Home Chad Van Horn The Good, Bad, and Ugly about DIY Bankruptcy Chapter 7

The Good, Bad, and Ugly about DIY Bankruptcy Chapter 7

Judging from the popularity of the search term “DIY bankruptcy chapter 7” you would think that this legal procedure is the easiest thing in the world. There are lots of firms offering to file your completed paperwork or selling software akin to TurboTax for bankruptcy. Chapter 7 is supposed to be the “easy” bankruptcy, a liquidation that relieves you of unsecured debts such as credit cards and medical expenses and prevents further collection action via the automatic stay. It sounds simple but there are many different steps to filing a successful DIY bankruptcy chapter 7 that is accepted by the court.

  1. Chapter 7 bankruptcy includes limits on income and property. The first step is making a full and complete disclosure of income and assets versus your debts. The court will evaluate this and then decide whether or not you may file for Chapter 7. In Florida, you must make less than the state’s median income in order to be eligible to file.
  2. Complete the federal means test. These forms must be completed for the court to compare your income with the median income for similarly sized households in Florida. There are three forms – 22A-1, 22A-1 Supp, and 22A-2 – though if your income is not above the median for your household size, you will only need to fill out 22A-1.
  3. Credit counseling. Before filing, you must attend credit counseling from an authorized source and file documents that certify this requirement has been met.
  4. Complete all of the official bankruptcy forms including the voluntary petition. Other forms include a list of your unsecured creditors, Statement of Financial Affairs, Statement of Intention, List of Case Commencement Notes, and copies of any standing debt repayment plans.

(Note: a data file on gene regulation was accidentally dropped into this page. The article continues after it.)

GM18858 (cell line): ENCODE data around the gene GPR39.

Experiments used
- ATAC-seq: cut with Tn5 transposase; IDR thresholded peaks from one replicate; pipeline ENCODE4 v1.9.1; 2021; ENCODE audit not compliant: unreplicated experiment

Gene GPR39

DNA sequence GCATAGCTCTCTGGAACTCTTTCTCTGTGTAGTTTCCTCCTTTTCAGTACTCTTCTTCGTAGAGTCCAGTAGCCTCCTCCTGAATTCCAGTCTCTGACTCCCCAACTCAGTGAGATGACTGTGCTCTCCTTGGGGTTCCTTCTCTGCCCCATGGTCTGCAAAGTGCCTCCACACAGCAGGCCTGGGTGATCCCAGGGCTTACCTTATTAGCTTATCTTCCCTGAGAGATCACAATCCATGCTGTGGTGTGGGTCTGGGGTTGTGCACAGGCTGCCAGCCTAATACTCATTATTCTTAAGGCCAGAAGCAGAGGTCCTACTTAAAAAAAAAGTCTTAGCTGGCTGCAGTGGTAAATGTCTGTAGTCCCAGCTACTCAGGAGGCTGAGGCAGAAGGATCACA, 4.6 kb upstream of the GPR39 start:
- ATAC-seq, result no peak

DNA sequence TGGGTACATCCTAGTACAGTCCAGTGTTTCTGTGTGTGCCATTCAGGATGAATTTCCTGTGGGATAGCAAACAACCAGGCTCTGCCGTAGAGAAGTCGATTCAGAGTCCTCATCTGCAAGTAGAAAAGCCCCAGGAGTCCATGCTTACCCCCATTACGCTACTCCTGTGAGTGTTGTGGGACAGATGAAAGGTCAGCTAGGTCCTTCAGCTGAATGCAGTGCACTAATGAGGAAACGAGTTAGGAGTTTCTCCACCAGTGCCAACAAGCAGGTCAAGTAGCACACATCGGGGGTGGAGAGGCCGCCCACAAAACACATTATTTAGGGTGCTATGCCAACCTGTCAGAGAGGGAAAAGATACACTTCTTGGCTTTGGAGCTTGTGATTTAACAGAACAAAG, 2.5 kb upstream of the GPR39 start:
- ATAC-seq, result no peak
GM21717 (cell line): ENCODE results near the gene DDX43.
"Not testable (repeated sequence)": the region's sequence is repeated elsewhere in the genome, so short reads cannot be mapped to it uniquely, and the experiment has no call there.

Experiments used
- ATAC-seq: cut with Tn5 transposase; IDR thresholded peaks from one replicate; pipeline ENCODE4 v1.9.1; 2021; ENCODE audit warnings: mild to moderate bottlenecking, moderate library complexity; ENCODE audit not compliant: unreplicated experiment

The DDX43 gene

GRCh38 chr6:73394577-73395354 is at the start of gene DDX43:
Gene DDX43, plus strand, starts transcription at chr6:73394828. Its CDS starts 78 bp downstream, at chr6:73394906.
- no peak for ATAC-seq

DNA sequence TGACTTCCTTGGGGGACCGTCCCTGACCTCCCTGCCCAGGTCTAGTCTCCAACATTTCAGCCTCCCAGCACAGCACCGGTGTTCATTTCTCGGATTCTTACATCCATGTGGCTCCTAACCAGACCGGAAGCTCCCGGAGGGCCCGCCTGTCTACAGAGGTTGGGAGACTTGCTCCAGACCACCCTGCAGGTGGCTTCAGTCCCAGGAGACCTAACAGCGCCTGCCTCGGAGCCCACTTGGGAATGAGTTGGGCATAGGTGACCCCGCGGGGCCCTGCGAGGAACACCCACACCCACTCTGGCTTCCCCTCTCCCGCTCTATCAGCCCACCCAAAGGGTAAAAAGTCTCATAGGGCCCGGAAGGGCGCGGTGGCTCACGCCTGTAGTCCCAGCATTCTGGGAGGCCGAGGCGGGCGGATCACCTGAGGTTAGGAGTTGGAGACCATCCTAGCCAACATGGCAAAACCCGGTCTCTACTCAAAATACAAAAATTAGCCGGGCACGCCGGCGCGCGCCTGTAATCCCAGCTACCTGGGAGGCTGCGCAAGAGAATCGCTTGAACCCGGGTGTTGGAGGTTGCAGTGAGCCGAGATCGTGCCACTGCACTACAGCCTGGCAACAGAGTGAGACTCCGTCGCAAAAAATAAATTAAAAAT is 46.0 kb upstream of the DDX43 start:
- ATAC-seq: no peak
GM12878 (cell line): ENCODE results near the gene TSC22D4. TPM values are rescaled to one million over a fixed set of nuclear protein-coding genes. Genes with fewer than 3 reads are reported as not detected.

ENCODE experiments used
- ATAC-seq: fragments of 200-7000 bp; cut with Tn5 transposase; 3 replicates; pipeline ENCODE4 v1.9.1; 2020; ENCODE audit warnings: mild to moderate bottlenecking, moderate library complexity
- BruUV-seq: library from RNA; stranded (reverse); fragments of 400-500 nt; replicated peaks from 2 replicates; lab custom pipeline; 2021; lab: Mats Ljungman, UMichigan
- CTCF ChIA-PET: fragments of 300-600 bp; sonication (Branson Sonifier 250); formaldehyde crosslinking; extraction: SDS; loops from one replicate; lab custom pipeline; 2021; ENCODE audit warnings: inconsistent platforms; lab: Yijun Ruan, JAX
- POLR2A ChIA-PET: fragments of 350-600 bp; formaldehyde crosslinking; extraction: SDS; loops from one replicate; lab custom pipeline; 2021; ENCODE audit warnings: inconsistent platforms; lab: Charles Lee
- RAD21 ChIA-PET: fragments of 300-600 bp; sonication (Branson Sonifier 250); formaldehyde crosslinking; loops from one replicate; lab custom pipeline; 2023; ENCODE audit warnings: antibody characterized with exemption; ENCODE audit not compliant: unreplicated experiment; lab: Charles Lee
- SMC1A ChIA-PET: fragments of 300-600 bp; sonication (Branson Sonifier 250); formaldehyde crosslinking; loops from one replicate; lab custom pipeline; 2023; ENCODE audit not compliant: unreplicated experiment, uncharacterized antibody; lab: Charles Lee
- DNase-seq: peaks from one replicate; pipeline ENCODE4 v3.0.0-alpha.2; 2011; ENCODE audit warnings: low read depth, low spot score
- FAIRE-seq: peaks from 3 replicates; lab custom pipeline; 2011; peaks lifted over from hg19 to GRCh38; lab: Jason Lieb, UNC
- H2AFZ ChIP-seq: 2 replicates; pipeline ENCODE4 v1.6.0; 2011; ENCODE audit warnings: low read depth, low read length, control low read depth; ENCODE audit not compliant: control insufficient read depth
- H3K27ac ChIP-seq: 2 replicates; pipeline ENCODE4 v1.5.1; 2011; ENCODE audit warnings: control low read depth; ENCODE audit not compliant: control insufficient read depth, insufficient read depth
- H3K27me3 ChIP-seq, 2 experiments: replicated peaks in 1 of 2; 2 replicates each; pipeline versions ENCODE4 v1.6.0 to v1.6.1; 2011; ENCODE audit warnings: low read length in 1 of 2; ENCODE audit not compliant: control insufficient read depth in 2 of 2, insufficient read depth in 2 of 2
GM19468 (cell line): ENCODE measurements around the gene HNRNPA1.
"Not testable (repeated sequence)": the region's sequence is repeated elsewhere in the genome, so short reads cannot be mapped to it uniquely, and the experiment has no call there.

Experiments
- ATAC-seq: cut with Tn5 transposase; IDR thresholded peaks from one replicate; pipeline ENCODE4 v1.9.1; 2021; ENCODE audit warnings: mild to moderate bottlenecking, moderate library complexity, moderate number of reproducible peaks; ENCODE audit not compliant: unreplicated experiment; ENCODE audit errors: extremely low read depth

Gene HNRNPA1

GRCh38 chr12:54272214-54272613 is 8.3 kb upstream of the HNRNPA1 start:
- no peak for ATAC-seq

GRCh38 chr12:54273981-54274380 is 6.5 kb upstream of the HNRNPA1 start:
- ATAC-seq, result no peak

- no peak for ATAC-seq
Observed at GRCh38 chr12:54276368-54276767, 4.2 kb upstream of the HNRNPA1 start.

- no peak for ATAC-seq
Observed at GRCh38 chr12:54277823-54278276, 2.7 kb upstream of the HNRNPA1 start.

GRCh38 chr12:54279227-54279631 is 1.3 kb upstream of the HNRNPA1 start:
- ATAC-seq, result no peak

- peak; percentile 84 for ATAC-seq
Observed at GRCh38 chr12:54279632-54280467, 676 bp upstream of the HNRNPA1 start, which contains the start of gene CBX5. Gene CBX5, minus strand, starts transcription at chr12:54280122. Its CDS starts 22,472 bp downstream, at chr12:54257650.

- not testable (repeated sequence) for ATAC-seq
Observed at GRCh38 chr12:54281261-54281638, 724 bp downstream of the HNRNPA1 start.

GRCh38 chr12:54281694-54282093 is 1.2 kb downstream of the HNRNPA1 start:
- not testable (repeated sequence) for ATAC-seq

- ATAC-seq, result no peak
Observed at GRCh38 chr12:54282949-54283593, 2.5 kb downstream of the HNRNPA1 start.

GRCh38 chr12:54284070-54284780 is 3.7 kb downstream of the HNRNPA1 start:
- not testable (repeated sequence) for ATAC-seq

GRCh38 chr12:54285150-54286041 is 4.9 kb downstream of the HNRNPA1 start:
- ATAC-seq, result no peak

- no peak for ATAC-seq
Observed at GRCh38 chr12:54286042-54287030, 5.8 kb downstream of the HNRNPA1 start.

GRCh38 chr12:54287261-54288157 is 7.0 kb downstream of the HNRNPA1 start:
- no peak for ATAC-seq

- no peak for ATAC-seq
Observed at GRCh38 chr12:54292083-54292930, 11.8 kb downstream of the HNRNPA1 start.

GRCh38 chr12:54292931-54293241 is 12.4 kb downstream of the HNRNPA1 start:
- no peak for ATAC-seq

5. You’ll also need to provide lists of real property, personal property, secured debts, income, assets such as 401(k) and other retirement accounts or educational savings accounts, expenditures, and any contracts or leases that will be affected by the bankruptcy.
  6. File a complete petition. Upon filing the automatic stay goes into effect and creditors must cease contacting you or moving forward with any actions of law such as garnishments or lawsuits.
  7. The US Trustee. A trustee will sell “nonexempt” property in order to settle with your creditors. Exempt property varies from state to state, and you will need to be fully informed as to Florida bankruptcy exemptions.
  8. Attend a meeting of your creditors – also called a 341 meeting. This will be scheduled within 40 days of your filing, and you will be required to testify under oath.
  9. Personal financial management instruction is mandatory and scheduled after the 341 meeting. It is mandatory for you to complete this course with an approved provider within 45 days of the 341 meeting or have your case dismissed.
  10. Meeting final requirements. After the 341 meeting, the trustee will present you with a list of requirements that must be satisfied before your bankruptcy is discharged. This will typically take between four and six months and include making the nonexempt property available to the trustee. Requirements vary widely and depend on the individual characteristics of each bankruptcy filing.